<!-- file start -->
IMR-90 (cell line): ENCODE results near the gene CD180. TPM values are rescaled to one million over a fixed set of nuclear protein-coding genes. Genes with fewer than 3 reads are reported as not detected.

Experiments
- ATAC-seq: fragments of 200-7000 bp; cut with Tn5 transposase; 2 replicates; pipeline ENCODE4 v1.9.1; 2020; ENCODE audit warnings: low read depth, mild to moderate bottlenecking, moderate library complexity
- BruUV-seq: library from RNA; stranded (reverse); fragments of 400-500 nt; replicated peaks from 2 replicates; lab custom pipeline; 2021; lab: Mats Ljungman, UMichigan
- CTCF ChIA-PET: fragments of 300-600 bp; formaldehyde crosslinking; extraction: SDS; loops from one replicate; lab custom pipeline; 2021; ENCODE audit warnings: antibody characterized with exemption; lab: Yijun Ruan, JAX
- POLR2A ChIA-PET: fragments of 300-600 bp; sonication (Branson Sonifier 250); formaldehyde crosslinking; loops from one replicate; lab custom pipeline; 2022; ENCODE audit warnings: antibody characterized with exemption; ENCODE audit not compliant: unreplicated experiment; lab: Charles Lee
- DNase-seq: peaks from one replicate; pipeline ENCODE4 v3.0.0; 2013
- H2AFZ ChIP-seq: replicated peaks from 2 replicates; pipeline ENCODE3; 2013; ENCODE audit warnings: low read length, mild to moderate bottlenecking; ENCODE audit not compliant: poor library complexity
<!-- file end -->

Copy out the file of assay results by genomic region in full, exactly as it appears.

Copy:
IMR-90 (cell line): ENCODE results near the gene CD180. TPM values are rescaled to one million over a fixed set of nuclear protein-coding genes. Genes with fewer than 3 reads are reported as not detected.

Experiments
- ATAC-seq: fragments of 200-7000 bp; cut with Tn5 transposase; 2 replicates; pipeline ENCODE4 v1.9.1; 2020; ENCODE audit warnings: low read depth, mild to moderate bottlenecking, moderate library complexity
- BruUV-seq: library from RNA; stranded (reverse); fragments of 400-500 nt; replicated peaks from 2 replicates; lab custom pipeline; 2021; lab: Mats Ljungman, UMichigan
- CTCF ChIA-PET: fragments of 300-600 bp; formaldehyde crosslinking; extraction: SDS; loops from one replicate; lab custom pipeline; 2021; ENCODE audit warnings: antibody characterized with exemption; lab: Yijun Ruan, JAX
- POLR2A ChIA-PET: fragments of 300-600 bp; sonication (Branson Sonifier 250); formaldehyde crosslinking; loops from one replicate; lab custom pipeline; 2022; ENCODE audit warnings: antibody characterized with exemption; ENCODE audit not compliant: unreplicated experiment; lab: Charles Lee
- DNase-seq: peaks from one replicate; pipeline ENCODE4 v3.0.0; 2013
- H2AFZ ChIP-seq: replicated peaks from 2 replicates; pipeline ENCODE3; 2013; ENCODE audit warnings: low read length, mild to moderate bottlenecking; ENCODE audit not compliant: poor library complexity